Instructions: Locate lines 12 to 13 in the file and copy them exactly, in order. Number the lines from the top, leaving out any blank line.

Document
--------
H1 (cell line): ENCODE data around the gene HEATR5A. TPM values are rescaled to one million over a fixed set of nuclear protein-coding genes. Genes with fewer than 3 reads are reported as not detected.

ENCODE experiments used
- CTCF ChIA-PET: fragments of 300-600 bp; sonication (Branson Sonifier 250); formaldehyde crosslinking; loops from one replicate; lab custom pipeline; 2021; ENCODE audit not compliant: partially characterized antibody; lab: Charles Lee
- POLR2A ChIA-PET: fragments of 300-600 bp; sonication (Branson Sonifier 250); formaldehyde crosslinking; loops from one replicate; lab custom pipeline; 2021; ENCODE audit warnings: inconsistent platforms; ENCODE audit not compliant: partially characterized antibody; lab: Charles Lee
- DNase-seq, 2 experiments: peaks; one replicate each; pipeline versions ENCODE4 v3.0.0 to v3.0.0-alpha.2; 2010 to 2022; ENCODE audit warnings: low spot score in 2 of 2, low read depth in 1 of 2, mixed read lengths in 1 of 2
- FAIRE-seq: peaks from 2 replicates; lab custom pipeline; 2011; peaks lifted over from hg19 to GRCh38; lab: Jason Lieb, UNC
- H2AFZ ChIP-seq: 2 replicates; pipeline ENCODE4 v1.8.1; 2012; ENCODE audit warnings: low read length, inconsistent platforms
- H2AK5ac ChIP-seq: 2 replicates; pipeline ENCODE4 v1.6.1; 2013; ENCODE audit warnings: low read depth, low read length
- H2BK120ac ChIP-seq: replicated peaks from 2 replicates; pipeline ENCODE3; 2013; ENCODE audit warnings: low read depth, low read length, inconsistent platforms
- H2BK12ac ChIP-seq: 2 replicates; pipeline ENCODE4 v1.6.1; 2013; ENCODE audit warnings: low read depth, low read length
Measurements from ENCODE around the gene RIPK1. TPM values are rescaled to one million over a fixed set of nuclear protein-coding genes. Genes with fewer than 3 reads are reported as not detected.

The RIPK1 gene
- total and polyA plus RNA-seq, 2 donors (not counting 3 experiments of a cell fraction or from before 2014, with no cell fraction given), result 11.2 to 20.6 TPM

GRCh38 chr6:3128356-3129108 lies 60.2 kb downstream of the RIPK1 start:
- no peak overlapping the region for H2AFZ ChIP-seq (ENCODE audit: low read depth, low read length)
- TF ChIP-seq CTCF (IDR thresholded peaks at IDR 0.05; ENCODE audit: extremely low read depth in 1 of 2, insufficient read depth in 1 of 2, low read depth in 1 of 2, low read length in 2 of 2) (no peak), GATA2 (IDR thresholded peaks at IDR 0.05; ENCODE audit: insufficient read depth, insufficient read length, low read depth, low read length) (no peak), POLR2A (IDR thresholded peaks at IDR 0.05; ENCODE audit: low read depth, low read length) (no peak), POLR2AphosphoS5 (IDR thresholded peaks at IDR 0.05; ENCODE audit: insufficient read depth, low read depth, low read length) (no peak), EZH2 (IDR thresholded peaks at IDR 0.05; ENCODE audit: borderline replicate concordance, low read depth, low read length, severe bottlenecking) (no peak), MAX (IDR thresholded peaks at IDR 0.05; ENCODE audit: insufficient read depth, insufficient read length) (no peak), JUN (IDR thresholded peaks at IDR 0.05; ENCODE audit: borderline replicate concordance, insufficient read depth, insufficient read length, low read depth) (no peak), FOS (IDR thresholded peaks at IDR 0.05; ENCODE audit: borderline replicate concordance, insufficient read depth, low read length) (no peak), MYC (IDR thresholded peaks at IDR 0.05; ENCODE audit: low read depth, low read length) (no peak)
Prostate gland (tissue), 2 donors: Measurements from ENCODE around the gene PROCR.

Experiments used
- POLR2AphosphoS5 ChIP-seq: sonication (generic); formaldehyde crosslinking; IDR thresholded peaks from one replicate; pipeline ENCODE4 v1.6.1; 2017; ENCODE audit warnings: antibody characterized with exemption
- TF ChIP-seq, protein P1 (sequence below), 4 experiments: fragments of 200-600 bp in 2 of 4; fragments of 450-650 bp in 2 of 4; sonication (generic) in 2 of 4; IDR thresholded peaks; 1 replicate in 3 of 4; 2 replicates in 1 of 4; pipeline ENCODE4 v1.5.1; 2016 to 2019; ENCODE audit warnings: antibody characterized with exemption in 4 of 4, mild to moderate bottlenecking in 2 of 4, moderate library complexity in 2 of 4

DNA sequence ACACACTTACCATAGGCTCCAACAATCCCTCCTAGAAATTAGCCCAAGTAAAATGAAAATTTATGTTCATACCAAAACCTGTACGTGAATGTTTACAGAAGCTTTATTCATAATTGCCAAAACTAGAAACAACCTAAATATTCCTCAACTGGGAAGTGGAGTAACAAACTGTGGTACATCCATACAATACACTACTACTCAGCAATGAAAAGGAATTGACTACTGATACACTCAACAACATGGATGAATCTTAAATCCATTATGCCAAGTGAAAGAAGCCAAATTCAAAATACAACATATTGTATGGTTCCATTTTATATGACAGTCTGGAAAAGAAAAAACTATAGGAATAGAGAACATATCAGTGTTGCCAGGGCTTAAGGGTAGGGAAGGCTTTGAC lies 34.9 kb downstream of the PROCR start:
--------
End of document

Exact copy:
The RIPK1 gene
- total and polyA plus RNA-seq, 2 donors (not counting 3 experiments of a cell fraction or from before 2014, with no cell fraction given), result 11.2 to 20.6 TPM